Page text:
UM Researcher Studies why People Choose Certain Campsites
With trails, campsites and state and national parks so crowded now that the COVID pandemic is on the wane, UM researchers are using the website recreation dot gov to see how and why people choose certain campsites.
Will Rice, a UM assistant professor of outdoor recreation and wildland management joined forces with Soyoung Park of Florida Atlantic University to look at 23,000 campground reservations made through recreation dot gov.
“Recreation.gov is an interagency website managed by the Forest Service, Fish Wildlife Service, even the National Archives, and you can reserve tours there,” said Rice. “It's just a way of really reserving any recreational leisure experiences through the federal government, so most Forest Service campgrounds that require reservation are there, and a bunch of national parks as well. It's a really familiar experience for anyone who's camped before, whether you're reserving the campsite online or you're circling the campground you're trying to pick a campsite and which one looks best, and we're interested in which one's book first and what drives that that decision making.”
Rice discovered an interesting link between price and one particular amenity.
“So for every dollar increase in price, we actually saw a booking window increase by one day and that's interesting, because normally as price goes up, demand goes down but in this case, price is aligned directly with access to electricity,” he said. “So if you have an RV and you want to plug it in, you're going to have to pay a $10 premium for that.”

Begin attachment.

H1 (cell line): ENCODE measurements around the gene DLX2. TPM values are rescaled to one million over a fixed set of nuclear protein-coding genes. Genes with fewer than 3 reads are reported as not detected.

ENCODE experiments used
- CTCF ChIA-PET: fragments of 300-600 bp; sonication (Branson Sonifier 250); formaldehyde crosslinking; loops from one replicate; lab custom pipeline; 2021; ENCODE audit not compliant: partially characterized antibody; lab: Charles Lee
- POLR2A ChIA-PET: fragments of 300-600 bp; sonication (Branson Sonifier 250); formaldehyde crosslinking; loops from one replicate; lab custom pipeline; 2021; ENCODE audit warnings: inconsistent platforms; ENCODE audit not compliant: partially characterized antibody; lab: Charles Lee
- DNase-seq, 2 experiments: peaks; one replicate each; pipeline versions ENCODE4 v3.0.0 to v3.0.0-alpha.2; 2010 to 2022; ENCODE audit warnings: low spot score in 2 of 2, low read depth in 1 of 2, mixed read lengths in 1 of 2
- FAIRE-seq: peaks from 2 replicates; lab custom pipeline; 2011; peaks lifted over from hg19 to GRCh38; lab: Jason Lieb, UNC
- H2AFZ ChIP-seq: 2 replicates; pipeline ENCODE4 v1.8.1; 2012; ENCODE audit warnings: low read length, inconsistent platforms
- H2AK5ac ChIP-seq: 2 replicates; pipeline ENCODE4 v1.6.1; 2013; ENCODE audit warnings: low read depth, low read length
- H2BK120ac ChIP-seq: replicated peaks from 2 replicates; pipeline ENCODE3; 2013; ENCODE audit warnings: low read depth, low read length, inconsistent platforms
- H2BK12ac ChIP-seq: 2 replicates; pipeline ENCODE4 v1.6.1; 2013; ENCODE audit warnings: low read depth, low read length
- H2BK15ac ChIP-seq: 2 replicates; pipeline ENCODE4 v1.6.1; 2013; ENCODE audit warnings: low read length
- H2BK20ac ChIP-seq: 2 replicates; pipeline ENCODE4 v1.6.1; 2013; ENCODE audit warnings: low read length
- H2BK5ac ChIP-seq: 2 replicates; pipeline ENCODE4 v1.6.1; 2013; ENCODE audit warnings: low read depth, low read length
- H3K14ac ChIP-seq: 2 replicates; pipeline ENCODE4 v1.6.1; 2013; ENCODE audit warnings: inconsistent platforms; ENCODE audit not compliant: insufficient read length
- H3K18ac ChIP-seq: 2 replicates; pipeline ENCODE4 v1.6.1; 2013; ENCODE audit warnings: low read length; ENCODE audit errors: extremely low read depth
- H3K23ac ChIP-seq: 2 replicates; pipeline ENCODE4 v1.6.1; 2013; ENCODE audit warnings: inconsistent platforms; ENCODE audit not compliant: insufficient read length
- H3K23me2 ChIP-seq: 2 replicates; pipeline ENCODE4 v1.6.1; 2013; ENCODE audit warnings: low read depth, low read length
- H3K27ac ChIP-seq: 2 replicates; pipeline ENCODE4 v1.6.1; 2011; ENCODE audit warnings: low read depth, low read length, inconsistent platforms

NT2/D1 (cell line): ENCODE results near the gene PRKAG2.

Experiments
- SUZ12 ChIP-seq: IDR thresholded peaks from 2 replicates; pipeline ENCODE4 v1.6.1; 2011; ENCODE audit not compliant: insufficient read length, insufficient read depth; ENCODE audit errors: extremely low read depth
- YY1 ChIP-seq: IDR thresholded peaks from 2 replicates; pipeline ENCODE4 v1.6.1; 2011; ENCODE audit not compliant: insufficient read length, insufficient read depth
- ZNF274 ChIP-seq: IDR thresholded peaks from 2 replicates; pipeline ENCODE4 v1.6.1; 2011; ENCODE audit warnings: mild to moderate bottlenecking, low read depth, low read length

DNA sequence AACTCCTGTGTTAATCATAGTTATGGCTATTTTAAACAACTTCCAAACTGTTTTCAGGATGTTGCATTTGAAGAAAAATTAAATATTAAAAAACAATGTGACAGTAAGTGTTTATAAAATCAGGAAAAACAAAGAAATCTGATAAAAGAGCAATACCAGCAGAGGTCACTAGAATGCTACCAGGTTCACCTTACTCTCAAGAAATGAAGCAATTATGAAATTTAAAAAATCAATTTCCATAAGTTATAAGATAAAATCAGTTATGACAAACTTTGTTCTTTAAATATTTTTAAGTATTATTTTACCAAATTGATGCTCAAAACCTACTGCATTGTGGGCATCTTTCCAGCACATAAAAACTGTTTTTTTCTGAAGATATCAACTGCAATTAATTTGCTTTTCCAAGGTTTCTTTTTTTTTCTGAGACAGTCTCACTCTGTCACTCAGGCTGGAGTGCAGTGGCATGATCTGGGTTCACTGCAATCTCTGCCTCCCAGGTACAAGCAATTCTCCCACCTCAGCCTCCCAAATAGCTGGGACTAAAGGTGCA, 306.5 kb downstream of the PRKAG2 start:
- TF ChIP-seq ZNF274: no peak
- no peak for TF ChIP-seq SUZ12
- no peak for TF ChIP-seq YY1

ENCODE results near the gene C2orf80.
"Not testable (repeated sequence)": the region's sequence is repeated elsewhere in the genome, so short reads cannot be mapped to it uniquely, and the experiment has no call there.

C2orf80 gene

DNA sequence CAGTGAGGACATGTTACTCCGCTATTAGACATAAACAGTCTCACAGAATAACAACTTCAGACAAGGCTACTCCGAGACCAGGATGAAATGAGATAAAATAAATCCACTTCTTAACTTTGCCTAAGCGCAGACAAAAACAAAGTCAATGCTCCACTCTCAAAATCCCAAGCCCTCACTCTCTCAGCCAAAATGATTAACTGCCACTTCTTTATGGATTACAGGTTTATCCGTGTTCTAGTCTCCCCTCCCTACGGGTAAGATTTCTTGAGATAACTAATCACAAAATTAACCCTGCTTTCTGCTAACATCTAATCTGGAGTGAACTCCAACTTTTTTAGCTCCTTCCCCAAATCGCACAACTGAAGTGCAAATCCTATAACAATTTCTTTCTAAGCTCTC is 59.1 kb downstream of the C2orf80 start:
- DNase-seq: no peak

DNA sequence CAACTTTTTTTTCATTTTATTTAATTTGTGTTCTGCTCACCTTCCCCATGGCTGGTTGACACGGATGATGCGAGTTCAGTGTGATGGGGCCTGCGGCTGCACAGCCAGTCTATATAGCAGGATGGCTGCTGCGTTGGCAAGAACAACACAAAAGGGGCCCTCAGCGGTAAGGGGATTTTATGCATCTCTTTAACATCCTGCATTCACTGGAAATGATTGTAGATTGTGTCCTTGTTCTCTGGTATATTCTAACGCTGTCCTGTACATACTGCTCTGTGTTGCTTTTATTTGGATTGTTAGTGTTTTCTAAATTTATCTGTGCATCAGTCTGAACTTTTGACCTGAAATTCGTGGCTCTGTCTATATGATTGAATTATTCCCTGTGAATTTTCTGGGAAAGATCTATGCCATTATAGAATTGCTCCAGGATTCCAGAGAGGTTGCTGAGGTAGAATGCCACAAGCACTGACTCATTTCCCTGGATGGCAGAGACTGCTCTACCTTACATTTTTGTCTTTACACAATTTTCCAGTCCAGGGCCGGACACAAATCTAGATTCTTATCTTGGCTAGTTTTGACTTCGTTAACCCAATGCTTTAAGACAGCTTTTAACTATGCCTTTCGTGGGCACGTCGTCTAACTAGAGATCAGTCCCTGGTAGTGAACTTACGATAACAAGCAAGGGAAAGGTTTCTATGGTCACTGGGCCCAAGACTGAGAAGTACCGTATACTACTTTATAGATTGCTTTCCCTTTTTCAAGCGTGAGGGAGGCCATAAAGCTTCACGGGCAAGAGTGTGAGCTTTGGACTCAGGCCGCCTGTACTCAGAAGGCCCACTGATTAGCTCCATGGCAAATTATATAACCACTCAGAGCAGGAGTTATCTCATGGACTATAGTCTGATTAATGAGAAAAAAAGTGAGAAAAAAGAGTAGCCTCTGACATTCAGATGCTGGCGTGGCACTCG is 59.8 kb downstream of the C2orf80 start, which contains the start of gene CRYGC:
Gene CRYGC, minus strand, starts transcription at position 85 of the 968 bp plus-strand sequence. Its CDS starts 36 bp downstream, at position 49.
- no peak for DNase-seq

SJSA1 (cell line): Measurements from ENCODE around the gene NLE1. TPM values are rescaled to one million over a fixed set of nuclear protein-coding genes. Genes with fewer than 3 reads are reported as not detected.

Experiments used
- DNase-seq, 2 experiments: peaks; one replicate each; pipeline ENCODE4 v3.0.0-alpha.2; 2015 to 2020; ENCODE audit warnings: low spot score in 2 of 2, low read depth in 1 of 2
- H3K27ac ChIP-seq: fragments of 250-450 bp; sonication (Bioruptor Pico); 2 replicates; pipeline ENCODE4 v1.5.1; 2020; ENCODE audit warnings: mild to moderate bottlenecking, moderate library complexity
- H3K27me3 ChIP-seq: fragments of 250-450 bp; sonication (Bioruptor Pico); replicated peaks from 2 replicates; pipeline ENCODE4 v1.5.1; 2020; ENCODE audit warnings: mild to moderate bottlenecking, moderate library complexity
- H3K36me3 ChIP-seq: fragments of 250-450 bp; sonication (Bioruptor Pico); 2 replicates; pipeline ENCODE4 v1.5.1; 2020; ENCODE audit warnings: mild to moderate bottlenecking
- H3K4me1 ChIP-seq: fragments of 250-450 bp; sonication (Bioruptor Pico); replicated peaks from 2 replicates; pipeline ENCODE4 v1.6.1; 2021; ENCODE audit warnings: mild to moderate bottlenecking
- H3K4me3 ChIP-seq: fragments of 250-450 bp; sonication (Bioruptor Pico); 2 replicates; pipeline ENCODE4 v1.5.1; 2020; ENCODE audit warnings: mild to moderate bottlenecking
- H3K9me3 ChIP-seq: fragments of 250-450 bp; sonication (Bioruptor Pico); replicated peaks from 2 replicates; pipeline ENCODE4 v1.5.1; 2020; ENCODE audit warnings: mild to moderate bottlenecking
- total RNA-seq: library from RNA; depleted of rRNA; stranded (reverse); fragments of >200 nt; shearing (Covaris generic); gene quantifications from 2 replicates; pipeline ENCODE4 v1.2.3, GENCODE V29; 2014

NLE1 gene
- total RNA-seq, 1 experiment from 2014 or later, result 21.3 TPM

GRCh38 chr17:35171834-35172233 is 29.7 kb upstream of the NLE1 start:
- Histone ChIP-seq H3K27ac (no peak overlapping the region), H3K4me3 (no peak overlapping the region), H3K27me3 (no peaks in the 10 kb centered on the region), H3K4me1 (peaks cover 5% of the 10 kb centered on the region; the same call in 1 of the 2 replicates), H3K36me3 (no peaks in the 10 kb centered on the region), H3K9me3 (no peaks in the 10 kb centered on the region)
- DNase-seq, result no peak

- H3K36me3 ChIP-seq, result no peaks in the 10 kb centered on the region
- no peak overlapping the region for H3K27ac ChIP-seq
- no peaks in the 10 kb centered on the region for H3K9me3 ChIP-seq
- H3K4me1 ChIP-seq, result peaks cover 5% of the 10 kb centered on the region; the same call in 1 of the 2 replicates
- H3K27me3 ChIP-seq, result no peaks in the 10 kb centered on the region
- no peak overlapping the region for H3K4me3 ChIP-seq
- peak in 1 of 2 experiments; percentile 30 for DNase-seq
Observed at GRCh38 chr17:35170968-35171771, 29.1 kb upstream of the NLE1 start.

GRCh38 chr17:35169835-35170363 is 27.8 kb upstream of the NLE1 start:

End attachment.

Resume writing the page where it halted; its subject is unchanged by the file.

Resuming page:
Rice was saddened to realize that with the rapid increase in online campsite bookings, just traveling from park to park may not be possible for much longer.
“There's this iconic American experience which is very much aligned with national parks and that's the National Park Road trip. Like, you're taking the family or you're going with friends, you're going park the park to park, such as going to Grand Teton, Yellowstone and Glacier, and in some ways, we're really we're kind of limiting the possibility of that even happening anymore because you have to book these campsites so far in advance.”
Rice said however, that booking your campsites online does have some advantages.
“If you get your camping permit, we can send you a message through recreation.gov a couple days in advance and say these are Leave No Trace principles, so please review them beforehand,” he said. “Here are the regulations for this campsite. So there's a lot that recreation. gov offers in terms of experiences and creating a better experience for people and also preserving the resources that that provide those experiences.”
Read more about Rice’s study here.